The Red Dot path...

A classic journey in Snowdonia is a traverse of the Glyderau, often completed from the Ogwen Valley and incorporating Tryfan, indeed the Bochlwyd Horseshoe is a bit of a gem to be honest.

I seem to remember breaking my cherry on this range via the Devil’s Kitchen, I was on my own and ventured up into Cwm Idwal wondering how the hell you walked up the cliff at the back. The map showed a black dash path, so confidence grew and as I wandered through the big boulder field below Twll Du I actually missed the bit where you head up to the big imposing slot in the cliff above, map out, some head scratching and a bit of an adventure I eventually reached the base of Twll Du and made my way to Llyn y Cwn. I hated the scree slopes protecting Glyder Fawr, it seemed like trying to walk on a bed of marbles on a concrete base …and I still hate them, although these days I avoid them with a sneaky little bypass.

I honestly can’t recall what my first impressions were of the landscape on reaching the first summit, it had to be good though and as all these early ventures moulded my decision to move here many years ago. I heard stories of folk wandering around in circles in poor visibility and it was easy to see why - I can probably add myself that to list now!

It’s a very alien world compared to anything else in the Park, something that’s been shaped over millions of years and quite breathtaking, add a little cloud swirling around and it offers an atmosphere that is both unnerving and stunning at the same time. Some of the best cloud inversions I’ve seen are from up there.

I do recollect going over Castell y Gwynt as I thought that was what you did and arriving at Glyder Fach I couldn’t at first find the famous postcard Cantilever - it took a while- I’ve always wondered how many people have walked right past it without realising they’ve done so and some have probably never found it!

It must have have been beer o’clock or something as I decided on descending the back dash path down the side of Bristly Ridge, without swearing it’s hard to describe how s%@t it was and still is!

Then the next day with bold confidence I was straight back up Twll Du and and heading north along the ridge to the quieter sections of the Gylderau which are just as enjoyable, but in a very different way.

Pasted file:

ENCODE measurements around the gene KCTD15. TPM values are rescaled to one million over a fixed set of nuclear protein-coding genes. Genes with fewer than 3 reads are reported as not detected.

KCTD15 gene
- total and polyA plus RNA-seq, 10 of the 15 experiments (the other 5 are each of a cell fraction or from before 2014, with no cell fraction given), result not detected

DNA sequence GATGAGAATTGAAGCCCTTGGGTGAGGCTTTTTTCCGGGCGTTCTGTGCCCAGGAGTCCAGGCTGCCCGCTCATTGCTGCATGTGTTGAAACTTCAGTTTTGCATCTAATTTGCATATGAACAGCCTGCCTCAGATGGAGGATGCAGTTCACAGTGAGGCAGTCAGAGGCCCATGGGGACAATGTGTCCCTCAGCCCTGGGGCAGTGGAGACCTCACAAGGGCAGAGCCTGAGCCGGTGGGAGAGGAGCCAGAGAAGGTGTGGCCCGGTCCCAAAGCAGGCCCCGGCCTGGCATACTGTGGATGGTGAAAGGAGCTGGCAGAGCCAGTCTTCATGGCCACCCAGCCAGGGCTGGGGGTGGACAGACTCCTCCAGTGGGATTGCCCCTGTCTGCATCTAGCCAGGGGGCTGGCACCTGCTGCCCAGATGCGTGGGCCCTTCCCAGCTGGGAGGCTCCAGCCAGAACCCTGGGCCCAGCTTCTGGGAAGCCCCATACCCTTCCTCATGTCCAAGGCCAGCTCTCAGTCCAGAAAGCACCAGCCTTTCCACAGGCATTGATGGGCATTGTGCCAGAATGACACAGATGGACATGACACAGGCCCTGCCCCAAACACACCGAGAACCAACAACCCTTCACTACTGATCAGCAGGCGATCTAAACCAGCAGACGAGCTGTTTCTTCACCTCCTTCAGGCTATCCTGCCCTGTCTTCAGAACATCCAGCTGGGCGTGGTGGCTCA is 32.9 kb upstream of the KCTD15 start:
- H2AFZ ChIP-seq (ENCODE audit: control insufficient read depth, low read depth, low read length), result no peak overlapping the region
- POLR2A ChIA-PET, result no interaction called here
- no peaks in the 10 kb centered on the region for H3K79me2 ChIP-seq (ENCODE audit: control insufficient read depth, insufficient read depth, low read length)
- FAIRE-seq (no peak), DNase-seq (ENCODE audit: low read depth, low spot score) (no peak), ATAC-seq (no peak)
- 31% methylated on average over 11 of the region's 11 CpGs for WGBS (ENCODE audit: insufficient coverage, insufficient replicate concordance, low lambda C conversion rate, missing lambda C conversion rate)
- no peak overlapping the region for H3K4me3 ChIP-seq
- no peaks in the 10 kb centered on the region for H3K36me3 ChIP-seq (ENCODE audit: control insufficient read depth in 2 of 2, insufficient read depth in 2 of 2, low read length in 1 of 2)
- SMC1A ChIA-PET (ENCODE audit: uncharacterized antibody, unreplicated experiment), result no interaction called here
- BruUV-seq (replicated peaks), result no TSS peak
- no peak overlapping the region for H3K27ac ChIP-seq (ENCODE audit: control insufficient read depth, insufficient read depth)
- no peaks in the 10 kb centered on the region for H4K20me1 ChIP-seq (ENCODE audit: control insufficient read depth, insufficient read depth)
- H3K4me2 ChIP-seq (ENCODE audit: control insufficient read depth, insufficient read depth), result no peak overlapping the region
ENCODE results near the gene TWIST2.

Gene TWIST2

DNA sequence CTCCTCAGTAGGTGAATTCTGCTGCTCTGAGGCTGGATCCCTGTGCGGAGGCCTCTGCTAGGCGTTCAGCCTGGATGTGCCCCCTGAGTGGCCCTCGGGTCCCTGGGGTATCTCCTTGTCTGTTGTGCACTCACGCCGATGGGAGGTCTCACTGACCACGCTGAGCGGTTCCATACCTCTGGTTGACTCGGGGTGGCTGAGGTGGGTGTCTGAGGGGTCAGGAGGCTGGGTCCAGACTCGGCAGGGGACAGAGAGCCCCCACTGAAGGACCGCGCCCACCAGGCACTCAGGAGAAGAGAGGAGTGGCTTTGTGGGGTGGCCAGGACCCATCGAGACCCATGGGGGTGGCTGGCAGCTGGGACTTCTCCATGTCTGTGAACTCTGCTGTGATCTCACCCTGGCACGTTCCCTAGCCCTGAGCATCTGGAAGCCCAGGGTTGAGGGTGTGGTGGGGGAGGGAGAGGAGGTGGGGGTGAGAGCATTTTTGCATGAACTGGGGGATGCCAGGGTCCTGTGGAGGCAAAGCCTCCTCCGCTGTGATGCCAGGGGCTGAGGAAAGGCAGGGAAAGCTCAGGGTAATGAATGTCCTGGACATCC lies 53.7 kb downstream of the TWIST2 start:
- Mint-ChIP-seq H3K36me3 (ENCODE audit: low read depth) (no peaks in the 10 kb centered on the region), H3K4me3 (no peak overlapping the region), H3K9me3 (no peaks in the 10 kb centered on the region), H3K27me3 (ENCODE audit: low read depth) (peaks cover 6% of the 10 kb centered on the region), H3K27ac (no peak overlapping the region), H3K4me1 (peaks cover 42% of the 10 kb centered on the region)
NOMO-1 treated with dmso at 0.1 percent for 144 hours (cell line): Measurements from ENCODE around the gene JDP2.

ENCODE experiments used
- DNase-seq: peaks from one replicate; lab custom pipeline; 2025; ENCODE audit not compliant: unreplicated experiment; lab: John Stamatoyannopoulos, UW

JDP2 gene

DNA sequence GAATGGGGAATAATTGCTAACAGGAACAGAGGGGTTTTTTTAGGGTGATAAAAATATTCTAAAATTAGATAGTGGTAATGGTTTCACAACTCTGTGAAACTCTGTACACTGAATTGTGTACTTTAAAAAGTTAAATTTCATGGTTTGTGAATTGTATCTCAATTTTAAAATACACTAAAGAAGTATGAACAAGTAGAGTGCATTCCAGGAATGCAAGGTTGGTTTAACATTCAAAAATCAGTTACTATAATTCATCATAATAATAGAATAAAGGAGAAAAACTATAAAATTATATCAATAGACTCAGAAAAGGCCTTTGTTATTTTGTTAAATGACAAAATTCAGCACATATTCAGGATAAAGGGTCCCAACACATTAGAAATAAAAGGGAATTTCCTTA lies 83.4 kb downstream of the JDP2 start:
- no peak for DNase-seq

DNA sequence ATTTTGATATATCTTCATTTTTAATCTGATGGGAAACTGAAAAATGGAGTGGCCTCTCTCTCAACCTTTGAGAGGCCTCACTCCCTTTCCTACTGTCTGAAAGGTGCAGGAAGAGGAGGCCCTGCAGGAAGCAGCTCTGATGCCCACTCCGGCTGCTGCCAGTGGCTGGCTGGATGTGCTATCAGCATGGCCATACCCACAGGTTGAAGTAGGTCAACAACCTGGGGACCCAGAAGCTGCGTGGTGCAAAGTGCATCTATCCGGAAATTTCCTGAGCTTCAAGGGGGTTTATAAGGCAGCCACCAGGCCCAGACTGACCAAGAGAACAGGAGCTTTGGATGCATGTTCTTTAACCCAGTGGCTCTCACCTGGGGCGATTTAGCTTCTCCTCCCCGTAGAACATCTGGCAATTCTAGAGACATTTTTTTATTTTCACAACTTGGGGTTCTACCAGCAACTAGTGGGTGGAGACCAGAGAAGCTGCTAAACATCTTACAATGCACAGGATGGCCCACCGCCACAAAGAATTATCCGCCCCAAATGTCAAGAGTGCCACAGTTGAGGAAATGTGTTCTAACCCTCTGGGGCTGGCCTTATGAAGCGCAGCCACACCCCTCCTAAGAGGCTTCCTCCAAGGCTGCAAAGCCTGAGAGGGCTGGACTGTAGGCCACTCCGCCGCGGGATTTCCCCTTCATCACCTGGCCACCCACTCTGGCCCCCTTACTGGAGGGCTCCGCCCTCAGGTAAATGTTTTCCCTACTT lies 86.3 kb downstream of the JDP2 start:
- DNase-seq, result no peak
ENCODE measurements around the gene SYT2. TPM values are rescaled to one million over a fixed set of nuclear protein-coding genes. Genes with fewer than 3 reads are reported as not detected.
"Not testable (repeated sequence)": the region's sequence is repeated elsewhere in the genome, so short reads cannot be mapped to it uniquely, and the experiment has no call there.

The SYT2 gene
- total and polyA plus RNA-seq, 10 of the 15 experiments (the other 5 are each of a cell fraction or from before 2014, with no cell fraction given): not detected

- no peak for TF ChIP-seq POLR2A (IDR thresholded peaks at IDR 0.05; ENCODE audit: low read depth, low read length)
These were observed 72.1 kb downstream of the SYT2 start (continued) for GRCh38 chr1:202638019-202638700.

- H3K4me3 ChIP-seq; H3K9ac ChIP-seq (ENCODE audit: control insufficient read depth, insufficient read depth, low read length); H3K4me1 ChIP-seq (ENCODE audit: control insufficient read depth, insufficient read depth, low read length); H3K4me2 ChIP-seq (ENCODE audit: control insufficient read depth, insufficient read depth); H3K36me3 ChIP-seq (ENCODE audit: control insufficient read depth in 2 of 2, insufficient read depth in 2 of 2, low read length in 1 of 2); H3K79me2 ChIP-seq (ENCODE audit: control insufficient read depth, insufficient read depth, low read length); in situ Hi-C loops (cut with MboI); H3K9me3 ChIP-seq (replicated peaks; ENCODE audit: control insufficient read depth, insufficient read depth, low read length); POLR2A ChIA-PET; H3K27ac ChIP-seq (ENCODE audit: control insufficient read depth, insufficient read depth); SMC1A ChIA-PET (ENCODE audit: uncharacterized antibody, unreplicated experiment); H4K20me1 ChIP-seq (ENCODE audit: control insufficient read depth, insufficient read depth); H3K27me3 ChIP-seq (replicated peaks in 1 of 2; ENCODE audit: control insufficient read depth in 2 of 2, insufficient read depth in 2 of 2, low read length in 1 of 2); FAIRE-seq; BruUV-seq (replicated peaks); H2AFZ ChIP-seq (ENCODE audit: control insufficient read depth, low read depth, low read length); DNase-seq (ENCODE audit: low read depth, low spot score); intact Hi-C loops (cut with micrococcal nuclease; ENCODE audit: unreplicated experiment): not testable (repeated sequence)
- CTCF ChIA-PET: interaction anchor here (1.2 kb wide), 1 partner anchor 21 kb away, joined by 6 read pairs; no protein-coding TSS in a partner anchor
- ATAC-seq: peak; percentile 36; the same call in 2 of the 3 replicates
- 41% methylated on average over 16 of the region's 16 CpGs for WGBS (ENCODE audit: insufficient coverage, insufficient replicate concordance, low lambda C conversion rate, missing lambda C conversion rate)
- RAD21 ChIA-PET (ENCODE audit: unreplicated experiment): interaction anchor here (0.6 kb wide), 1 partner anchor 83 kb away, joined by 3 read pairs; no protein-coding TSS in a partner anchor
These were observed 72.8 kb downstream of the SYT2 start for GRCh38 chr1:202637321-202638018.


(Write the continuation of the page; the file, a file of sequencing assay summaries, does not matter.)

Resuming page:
The Miners Track that goes across the flank of Glyder Fach into Cwm Tryfan always caught my eye, especially as an alternative way up onto the Glyderau and then someone mentioned a separate way off to create another circular walk - the Red Dot Path.


Parking near the Pen y Gwryd Hotel you can choose to do this route in either direction. Heading up the Miners Track having immediately crossed the Nant Gwryd is, I think a nice gentle introduction onto the tops, it’s a steady gradient, never particularly steep and then you hit the plateau at the top which is more like a moorland peaty summit. The best option here is to cross over the plateau to look down into Cwm Tryfan and the better path heading up onto Glyder Fach. The views across Tryfan, Bristly Ridge, down into Ogwen and over to the Carneddau are worth it, probably the best summer sunsets are from here as it creeps behind Tryfan. As you ascend, the landscape starts changing dramatically, you even pass your first vertical spires of rock, until near the top you pass over a large boulder field to access the summit area, there are easy and less easy ways through this!

From this direction it’s dead easy to walk past the Cantilever and miss it, however after the obligatory photo, pass Glyder Fach on the Northern side it’s much easier. To scramble over Castell y Gwynt or around is probably dependent on weather and time, but well worth it.

There’s now a decent path or 2 heading towards the next summit and once again it’s well worth taking the time to gaze all around, peer down into Cwm Cneifion and across to Snowdon.

The terrain changes once more and it can be tricky underfoot before you reach Glyder Fawr for far ranging views across Anglesey and an amazing 360’.

From here you head south west down a broad stubby spur leaning into the Llanberis Pass and then south towards the 2 small ponds and 646 spot height, you will undoubtably pick up the well worn path in places. As you descend further towards Pen y Pass you may see small painted red dots on the rock every so often, easier to pick out if you’re ascending. I remember joking with someone once that they were a rare lichen and managed to continue the story for some time behind a stifled snigger!

They’re fairly faded with time, but are still visible. Apparently put there by someone who’s job was to ascend the Glyderau regularly to ensure they didn’t get lost if the weather was poor….if you want to know more, you’ll have to come out with me!

More painted dots appeared only a number of years ago, allegedly put in place by a race event and if the rumours are true who did it, then (vandalism aside) it’s actually quite ironic and funny!

On getting down these days you can choose between a celebratory drink in Mallory’s Bar in Pen y Pass YHA or a nostalgic pint in the Pen y Gwryd, what a better way to end a great mountain journey….

Lastly if you’re heading down to your vehicle near the PYG from Pen y Pass, then it’s well worth using the permitted right of way from the PYP car park and avoiding cars & buses often driven at warp speed!




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